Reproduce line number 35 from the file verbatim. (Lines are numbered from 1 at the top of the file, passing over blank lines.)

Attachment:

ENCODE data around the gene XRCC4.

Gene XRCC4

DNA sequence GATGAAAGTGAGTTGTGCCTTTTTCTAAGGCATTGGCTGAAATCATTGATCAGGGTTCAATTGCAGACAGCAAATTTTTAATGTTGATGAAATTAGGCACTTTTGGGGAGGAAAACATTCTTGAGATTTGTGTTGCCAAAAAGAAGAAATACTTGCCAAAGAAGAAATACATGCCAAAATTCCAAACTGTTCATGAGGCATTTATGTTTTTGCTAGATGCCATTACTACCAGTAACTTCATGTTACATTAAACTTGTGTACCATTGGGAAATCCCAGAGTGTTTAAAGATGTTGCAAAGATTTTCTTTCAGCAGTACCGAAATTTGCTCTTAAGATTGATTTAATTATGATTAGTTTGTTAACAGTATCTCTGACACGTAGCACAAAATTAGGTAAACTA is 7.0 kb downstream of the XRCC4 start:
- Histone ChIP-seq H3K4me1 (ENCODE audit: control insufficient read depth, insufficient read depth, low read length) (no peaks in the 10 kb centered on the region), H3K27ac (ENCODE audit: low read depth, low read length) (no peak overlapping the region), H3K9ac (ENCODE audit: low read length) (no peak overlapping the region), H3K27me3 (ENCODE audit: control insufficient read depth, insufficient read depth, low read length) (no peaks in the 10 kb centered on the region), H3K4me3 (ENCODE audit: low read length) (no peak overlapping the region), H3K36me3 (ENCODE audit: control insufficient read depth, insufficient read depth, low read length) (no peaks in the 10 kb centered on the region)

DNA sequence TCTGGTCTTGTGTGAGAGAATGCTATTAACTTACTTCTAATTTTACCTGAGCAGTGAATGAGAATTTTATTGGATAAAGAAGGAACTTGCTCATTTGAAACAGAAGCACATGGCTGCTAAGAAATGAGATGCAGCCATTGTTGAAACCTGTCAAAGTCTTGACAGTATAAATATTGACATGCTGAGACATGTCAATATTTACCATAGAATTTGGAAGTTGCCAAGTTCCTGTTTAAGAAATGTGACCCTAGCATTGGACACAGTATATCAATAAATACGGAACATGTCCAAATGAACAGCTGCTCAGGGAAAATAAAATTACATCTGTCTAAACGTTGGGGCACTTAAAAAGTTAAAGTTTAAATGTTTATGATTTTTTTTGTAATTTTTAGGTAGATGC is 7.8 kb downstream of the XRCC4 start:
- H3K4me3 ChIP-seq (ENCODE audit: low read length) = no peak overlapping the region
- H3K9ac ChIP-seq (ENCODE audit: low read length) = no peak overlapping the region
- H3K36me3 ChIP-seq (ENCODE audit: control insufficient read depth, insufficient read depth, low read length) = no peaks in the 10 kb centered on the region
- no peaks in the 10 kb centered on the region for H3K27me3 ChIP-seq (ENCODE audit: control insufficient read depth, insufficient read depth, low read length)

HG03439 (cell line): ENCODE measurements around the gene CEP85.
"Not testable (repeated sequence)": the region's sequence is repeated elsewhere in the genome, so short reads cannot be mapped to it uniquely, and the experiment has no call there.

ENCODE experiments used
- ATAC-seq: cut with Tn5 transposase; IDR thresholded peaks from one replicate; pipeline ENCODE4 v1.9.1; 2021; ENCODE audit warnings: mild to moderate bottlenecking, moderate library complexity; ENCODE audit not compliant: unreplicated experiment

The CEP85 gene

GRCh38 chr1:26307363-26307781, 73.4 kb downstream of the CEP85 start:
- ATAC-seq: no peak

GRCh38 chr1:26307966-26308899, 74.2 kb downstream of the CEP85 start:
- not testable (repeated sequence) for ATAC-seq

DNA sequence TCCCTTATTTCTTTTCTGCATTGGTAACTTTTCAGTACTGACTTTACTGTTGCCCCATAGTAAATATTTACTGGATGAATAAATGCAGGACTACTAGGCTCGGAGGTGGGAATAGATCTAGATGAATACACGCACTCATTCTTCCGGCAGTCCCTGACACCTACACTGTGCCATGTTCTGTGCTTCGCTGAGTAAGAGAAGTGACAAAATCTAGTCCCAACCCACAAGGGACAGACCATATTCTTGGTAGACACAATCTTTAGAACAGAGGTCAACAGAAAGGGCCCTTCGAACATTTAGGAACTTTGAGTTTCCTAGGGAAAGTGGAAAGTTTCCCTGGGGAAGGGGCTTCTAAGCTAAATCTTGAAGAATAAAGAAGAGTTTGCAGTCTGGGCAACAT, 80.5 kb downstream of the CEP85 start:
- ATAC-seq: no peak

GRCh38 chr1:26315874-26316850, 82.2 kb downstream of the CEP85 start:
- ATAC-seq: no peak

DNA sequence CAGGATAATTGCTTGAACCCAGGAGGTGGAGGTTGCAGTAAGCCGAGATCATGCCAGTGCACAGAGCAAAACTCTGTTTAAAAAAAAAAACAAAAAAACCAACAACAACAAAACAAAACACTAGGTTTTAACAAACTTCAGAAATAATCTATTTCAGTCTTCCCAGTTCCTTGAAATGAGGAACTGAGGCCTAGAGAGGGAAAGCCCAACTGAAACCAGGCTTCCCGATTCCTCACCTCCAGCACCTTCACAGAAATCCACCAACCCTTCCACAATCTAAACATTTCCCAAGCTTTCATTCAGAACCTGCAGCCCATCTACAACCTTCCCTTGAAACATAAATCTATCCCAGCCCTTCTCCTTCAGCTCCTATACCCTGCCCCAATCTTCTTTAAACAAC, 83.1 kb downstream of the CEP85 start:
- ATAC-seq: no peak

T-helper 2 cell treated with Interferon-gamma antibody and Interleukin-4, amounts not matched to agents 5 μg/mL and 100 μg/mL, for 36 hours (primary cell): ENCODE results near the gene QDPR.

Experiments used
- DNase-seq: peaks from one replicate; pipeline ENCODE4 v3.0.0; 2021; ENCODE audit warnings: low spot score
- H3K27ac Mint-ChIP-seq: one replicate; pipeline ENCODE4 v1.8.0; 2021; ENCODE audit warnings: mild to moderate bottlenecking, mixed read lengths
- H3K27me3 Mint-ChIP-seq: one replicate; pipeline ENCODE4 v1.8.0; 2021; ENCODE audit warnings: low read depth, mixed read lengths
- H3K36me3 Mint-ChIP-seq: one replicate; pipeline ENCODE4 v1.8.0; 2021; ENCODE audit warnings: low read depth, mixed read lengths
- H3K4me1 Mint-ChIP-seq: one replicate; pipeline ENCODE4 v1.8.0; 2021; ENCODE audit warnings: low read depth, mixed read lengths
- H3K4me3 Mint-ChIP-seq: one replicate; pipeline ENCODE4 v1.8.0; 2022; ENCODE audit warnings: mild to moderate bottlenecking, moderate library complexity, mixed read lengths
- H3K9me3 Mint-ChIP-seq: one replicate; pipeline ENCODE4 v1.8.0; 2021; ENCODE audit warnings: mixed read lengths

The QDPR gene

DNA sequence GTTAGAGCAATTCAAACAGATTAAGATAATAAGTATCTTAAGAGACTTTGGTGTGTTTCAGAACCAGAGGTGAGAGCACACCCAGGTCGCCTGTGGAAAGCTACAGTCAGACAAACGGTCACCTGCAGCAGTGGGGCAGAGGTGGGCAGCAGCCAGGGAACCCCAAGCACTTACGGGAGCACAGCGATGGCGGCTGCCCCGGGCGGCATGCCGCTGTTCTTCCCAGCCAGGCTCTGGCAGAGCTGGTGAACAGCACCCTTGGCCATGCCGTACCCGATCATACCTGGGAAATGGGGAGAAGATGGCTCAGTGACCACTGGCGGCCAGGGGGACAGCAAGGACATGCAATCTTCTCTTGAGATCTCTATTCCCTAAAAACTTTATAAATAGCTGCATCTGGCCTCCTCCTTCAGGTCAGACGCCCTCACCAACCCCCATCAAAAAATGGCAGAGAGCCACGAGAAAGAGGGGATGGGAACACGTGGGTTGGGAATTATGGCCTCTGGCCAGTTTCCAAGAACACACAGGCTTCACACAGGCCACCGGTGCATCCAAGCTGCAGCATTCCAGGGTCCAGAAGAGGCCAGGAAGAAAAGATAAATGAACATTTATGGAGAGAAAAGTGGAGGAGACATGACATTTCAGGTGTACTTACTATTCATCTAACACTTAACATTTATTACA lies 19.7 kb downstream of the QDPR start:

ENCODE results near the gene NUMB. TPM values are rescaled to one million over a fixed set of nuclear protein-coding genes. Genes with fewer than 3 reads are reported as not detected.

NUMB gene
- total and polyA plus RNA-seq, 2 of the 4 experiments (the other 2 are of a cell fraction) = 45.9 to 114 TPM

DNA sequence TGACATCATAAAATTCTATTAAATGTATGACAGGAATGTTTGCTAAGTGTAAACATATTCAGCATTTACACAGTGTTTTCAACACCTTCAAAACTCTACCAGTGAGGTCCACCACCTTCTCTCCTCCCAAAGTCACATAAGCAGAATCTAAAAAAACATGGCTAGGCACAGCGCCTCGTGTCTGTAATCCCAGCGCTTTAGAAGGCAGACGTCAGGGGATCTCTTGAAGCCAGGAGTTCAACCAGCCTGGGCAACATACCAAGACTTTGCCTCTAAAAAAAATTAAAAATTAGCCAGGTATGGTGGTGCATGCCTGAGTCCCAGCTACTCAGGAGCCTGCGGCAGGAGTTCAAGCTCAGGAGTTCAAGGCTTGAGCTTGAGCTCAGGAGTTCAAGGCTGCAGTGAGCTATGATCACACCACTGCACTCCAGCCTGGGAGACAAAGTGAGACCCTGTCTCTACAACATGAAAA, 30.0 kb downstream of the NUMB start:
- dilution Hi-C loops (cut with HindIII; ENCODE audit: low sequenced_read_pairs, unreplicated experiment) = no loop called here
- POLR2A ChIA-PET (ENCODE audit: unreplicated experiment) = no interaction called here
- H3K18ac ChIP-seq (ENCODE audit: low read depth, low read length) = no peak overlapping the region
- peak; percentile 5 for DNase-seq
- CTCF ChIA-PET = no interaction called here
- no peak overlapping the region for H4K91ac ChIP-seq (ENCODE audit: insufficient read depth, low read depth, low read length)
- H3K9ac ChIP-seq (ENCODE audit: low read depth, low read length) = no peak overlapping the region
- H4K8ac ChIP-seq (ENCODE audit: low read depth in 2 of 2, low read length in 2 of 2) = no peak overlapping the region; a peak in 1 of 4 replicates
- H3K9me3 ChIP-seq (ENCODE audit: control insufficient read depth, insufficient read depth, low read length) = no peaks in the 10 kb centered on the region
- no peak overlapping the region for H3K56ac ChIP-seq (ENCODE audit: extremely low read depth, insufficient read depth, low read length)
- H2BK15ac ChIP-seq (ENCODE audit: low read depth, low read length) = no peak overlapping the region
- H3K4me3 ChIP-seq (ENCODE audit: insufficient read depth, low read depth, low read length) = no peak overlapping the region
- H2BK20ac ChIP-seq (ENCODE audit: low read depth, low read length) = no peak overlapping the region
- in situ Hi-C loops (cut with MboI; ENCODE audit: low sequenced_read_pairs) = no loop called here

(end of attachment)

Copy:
DNA sequence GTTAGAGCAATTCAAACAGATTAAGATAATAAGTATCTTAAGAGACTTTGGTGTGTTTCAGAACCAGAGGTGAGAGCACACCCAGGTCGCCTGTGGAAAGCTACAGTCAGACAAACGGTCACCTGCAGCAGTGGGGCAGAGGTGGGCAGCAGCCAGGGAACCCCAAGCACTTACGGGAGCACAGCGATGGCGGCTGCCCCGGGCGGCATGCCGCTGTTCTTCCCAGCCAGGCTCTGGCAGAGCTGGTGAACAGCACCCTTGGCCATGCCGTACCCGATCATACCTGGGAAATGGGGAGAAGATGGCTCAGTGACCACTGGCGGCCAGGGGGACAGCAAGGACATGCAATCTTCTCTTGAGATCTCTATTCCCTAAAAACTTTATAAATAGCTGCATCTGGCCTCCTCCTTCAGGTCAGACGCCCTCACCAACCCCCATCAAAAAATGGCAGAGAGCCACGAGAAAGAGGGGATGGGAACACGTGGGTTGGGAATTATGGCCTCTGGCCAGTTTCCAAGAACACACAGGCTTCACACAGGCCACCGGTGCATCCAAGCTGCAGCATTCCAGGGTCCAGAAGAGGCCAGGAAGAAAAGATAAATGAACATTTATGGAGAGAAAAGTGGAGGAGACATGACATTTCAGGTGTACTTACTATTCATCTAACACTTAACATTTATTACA lies 19.7 kb downstream of the QDPR start: